There have been no changes to Chancellor Angela Merkel’s invitation to President Abdel Fattah Al-Sisi to visit Germany in June, despite a minor spat between the German Bundestag President and Egypt.
“The invitation of the Chancellor to Al-Sisi remains,” a spokesperson at the Federal Press Office in Berlin said Wednesday, as reported by German news agency DPA.
The visit, controversial in Germany, had been thrown into the spotlight Tuesday as President of the Bundestag Norbert Lammert stated he cancelled his meeting with President Al-Sisi over Egypt’s human rights situation.
However, an Egyptian Foreign Ministry statement responded that Egypt had made no plans to meet Lammert at all, and the meeting was added to the agenda by Germany.
Egypt’s Ambassador to Germany Mohamed Hegazy stated that “the Egyptian side [of Al-Sisi’s visit] did not request or seek a meeting for the President with him; it was rather the German side that had included the meeting in the programme they had prepared for the visit”.
In a statement issued by the German Parliament on Tuesday, Lammert criticised the current political situation in Egypt. “Despite expectations from Egypt to schedule a date for the long-awaited parliamentary elections, what we are witnessing in recent months is systematic persecution of opposition groups, mass arrests, convictions to lengthy prison terms and an incredible number of death sentences, which include former parliament speaker Al-Katatni,” the statement said.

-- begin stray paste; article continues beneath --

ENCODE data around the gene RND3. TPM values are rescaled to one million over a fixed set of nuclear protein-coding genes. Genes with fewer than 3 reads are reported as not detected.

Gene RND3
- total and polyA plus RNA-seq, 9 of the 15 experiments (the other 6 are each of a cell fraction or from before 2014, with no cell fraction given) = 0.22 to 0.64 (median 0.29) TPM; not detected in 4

“Given this situation, which contributes neither to domestic peace nor to the democratisation of the country, Lammert sees for the time being no ground for a meeting with President Al-Sisi,” it continued.
Despite the friction, Germany’s leading political figure, Chancellor Angela Merkel, and her government have consistently indicated their keenness on a close political relationship with Egypt’s regime. Earlier in May, German Foreign Minister Frank-Walter Steinmeier visited Cairo, and reaffirmed his government’s view that the political crisis across the Middle-East crucially requires Egypt in negotiations.
In March, the German ambassador to Cairo, Hansjörg Haber, made it clear that Al-Sisi’s visit, which was supposed to take place following Egyptian parliamentary elections, would have been more “prestigious” had it occurred after the completion of the democratic road map; however there are few conditions on the visit, the ambassador added. “It does not depend on parliamentary elections or on changing the protest law,” he said.
However, Haber added that among the topics on the agenda for Al-Sisi’s visit is the issue of protests. “Protests contribute to stability in our societies. This is to be discussed [with Al-Sisi] calmly and without tension,” Haber said.
German Chancellor Angela Merkel had met Al-Sisi during March’s Economic Summit in Sharm El-Sheikh and invited Al-Sisi to Germany. During the conference, billions of Euros of German investment were pledged, with industrial giant Siemens agreeing to invest €10bn ($10.5bn) to increase Egypt’s energy production capacity by up to a third.
Germany has previously been criticised for exporting weapons to Egypt, used to kill civilians during the revolution and other occasions, following a report which listed all arms exports from Germany since 2002.
In 2002, 2004, 2006, 2008 and 2009, German arms manufacturers were permitted to supply former president Hosni Mubarak’s regime with weapons worth more than €32.9m, including thousands of machine guns, rifles and ammunition.